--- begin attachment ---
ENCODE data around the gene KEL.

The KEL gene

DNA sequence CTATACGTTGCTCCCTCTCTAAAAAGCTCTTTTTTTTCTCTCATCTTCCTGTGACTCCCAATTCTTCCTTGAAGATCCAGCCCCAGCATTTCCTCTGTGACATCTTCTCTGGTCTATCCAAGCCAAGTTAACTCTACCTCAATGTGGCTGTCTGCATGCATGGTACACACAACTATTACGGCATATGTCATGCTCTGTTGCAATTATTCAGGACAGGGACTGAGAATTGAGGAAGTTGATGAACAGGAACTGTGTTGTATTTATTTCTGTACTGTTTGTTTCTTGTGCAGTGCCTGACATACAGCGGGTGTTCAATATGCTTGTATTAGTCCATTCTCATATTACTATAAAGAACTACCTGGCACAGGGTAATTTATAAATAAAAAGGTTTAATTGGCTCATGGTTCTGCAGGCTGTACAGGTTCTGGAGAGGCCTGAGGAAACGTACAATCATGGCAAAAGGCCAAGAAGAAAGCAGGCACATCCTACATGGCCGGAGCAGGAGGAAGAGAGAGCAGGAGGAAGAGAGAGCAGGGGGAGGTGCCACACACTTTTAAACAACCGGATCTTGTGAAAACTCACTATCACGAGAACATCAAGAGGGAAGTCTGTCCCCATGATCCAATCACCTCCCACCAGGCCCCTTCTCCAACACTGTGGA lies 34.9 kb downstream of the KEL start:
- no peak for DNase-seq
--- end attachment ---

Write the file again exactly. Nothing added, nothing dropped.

ENCODE data around the gene KEL.

The KEL gene

DNA sequence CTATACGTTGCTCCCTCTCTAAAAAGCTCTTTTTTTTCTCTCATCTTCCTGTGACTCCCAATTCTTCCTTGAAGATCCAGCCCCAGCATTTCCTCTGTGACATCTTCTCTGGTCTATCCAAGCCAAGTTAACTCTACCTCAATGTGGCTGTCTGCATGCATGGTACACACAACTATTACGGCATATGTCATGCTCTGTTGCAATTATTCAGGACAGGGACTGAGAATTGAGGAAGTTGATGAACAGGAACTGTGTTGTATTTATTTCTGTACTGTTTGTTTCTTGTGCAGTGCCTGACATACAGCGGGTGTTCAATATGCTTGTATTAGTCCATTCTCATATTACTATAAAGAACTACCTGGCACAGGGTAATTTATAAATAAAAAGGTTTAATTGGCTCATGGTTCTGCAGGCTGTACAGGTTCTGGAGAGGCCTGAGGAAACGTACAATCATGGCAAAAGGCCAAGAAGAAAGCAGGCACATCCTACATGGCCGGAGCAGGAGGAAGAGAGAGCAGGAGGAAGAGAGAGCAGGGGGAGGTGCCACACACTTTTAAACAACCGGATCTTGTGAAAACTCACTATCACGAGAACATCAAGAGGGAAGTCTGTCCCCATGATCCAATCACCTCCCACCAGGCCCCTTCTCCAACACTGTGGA lies 34.9 kb downstream of the KEL start:
- no peak for DNase-seq